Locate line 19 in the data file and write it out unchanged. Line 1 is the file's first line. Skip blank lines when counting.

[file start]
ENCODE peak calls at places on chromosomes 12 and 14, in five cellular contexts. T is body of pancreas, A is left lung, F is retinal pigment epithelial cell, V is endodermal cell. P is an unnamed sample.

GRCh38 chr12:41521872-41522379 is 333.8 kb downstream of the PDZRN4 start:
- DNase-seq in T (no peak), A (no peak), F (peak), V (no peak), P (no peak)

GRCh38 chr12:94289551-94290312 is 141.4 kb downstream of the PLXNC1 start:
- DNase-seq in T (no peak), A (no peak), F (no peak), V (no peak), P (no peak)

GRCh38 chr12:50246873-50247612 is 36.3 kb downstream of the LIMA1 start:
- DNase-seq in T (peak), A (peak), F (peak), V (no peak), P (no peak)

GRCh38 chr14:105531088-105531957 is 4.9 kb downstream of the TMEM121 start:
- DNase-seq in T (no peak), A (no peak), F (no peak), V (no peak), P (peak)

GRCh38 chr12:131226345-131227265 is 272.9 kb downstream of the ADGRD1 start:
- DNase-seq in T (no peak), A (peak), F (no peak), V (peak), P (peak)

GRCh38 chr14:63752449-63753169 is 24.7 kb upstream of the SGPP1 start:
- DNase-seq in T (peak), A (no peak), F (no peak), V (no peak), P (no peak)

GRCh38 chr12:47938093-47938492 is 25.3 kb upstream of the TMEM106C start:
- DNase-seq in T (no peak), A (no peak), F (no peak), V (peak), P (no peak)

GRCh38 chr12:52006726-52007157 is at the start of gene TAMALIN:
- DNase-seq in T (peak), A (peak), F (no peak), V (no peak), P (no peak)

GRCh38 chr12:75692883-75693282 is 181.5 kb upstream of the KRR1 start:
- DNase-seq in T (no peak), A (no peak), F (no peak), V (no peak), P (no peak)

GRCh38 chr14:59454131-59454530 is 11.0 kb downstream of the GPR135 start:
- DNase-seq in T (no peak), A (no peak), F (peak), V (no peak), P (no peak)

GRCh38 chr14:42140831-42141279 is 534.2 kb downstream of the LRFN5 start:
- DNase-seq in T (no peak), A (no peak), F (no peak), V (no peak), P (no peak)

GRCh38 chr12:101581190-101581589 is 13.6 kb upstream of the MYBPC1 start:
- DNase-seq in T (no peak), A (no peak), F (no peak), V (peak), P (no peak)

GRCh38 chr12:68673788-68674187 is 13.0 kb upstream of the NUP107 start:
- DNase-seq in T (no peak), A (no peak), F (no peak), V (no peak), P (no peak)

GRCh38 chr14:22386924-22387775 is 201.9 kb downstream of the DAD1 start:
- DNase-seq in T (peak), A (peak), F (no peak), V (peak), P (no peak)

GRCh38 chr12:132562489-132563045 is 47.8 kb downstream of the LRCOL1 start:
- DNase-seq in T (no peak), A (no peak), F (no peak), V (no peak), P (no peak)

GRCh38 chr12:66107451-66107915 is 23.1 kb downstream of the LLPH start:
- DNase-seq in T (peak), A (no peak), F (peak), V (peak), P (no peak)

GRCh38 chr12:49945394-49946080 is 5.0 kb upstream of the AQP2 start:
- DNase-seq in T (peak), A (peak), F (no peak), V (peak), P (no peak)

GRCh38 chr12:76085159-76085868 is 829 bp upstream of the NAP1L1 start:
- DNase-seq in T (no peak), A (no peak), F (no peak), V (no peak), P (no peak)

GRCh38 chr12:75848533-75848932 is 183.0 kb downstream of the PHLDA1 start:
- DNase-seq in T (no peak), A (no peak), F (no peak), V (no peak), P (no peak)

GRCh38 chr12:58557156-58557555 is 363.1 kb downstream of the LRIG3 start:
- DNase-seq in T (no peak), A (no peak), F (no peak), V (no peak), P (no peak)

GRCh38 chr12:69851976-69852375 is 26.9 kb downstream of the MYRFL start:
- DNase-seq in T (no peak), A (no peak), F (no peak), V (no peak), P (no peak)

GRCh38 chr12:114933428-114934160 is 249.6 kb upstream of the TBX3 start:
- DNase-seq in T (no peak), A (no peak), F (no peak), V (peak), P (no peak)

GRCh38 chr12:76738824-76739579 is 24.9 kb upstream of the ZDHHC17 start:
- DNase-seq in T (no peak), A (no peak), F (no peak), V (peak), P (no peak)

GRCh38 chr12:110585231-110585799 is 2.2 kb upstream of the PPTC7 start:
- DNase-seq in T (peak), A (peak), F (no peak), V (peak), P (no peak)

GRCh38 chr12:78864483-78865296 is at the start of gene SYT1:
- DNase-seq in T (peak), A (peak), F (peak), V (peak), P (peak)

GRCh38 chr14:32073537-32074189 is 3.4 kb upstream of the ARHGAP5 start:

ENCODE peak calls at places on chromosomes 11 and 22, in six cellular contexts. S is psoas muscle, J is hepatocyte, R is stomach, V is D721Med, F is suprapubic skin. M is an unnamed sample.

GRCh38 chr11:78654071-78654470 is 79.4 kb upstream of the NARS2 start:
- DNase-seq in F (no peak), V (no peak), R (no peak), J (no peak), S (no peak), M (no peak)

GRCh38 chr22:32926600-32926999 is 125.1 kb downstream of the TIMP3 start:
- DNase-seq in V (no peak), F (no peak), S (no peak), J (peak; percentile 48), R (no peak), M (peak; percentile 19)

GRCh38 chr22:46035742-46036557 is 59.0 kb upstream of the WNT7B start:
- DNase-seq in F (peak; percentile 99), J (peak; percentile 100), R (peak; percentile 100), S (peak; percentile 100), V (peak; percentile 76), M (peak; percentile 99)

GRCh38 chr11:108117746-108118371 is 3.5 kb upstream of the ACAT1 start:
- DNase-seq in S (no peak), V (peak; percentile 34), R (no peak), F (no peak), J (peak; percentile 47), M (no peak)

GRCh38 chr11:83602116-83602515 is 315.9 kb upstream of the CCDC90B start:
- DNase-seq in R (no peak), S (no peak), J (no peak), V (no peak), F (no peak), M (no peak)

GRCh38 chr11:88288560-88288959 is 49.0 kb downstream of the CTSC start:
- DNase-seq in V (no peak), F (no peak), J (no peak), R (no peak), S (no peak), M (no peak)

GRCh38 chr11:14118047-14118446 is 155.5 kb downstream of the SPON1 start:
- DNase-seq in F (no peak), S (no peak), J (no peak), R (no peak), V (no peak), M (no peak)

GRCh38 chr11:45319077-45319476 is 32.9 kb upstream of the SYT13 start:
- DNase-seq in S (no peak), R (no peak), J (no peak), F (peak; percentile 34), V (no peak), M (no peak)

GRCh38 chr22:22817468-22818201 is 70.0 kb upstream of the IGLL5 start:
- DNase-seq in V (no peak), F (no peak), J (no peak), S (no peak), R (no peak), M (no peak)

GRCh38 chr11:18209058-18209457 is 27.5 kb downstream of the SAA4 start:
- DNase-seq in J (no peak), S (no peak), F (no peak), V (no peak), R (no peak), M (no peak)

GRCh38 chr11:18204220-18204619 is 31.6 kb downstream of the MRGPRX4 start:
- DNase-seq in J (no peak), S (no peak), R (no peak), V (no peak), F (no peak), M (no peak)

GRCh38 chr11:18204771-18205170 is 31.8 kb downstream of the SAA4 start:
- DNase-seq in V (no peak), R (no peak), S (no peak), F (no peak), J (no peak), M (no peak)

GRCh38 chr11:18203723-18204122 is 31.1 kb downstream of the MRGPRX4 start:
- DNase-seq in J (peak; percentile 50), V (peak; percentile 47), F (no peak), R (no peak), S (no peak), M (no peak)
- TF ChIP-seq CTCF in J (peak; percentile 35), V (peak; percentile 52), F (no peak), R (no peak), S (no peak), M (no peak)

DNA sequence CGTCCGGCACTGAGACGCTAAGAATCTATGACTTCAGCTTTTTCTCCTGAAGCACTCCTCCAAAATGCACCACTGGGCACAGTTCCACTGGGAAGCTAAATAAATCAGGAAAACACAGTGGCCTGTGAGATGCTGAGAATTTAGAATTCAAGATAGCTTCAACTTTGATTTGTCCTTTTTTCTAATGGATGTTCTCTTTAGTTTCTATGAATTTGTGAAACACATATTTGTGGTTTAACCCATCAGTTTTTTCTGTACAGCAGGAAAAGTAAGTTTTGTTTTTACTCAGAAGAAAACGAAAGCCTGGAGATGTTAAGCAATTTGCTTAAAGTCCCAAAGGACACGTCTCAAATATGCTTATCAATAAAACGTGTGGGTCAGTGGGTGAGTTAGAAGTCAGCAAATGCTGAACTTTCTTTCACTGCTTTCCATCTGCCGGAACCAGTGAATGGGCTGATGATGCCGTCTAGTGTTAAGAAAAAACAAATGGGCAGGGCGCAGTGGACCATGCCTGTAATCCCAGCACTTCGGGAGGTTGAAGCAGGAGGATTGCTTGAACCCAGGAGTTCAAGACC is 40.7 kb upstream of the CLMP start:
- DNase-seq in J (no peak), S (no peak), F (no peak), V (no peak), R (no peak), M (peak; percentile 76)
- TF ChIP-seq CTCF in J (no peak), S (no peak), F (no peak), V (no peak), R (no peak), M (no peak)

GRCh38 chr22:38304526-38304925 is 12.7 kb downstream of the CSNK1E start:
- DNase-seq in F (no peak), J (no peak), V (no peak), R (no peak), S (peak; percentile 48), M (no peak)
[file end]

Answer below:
- DNase-seq in T (no peak), A (no peak), F (no peak), V (no peak), P (no peak)